Cardiac stem cell biology: glimpse of the past, present, and future.
2014; 114 (1): 21-27
Long-QT syndromes (LQTS) are mostly autosomal-dominant congenital disorders associated with a 1:1000 mutation frequency, cardiac arrest, and sudden death. We sought to use cardiomyocytes derived from human-induced pluripotency stem cells (hiPSCs) as an in vitro model to develop and evaluate gene-based therapeutics for the treatment of LQTS.We produced LQTS-type 2 (LQT2) hiPSC cardiomyocytes carrying a KCNH2 c.G1681A mutation in a IKr ion-channel pore, which caused impaired glycosylation and channel transport to cell surface. Allele-specific RNA interference (RNAi) directed towards the mutated KCNH2 mRNA caused knockdown, while leaving the wild-type mRNA unaffected. Electrophysiological analysis of patient-derived LQT2 hiPSC cardiomyocytes treated with mutation-specific siRNAs showed normalized action potential durations (APDs) and K(+) currents with the concurrent rescue of spontaneous and drug-induced arrhythmias (presented as early-afterdepolarizations).These findings provide in vitro evidence that allele-specific RNAi can rescue diseased phenotype in LQTS cardiomyocytes. This is a potentially novel route for the treatment of many autosomal-dominant-negative disorders, including those of the heart.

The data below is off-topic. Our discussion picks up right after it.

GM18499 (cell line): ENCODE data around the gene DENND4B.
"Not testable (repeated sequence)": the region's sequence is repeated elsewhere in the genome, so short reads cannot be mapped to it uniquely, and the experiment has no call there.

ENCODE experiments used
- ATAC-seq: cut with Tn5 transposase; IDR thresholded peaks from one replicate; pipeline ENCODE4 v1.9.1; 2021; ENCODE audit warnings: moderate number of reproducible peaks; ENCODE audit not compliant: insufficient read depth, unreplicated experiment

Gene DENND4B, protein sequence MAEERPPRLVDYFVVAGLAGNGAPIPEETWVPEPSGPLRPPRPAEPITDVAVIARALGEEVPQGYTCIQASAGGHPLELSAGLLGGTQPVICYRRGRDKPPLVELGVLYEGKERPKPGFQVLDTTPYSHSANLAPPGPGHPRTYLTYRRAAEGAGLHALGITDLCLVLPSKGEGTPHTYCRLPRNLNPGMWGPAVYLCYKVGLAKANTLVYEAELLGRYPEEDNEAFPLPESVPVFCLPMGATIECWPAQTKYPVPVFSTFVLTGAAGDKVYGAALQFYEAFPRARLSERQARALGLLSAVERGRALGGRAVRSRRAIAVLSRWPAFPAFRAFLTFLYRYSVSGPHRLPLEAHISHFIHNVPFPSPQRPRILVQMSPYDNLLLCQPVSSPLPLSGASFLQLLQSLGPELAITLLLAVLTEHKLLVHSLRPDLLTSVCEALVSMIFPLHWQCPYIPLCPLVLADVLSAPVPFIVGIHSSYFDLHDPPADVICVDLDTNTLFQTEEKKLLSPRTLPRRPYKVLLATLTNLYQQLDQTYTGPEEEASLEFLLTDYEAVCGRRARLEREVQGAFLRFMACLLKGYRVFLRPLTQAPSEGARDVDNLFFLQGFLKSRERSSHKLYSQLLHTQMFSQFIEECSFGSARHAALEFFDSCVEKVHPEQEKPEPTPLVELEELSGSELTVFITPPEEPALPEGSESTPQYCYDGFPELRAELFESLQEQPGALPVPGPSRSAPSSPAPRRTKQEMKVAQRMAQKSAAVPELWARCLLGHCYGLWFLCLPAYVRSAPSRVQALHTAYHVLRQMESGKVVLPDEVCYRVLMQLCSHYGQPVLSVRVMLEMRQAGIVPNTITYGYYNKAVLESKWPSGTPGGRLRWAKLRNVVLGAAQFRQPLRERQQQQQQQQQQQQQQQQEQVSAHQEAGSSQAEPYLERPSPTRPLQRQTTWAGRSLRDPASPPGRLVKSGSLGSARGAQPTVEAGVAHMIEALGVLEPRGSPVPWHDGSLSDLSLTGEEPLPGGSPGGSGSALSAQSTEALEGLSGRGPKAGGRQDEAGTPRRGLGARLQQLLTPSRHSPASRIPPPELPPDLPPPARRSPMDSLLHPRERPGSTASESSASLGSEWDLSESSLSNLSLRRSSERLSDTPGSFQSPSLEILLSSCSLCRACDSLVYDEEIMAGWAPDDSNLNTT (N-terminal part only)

View details for DOI 10.1093/eurheartj/eht067
View details for Web of Science ID 000335813500016
View details for PubMedID 23470493
Cardiac regeneration strategies and de novo generation of cardiomyocytes have long been significant areas of research interest in cardiovascular medicine. In this review, we outline a variety of common cell sources and methods used to regenerate cardiomyocytes and highlight the important role that key Circulation Research articles have played in this flourishing field.
View details for DOI 10.1161/CIRCRESAHA.113.302895
View details for PubMedID 24385505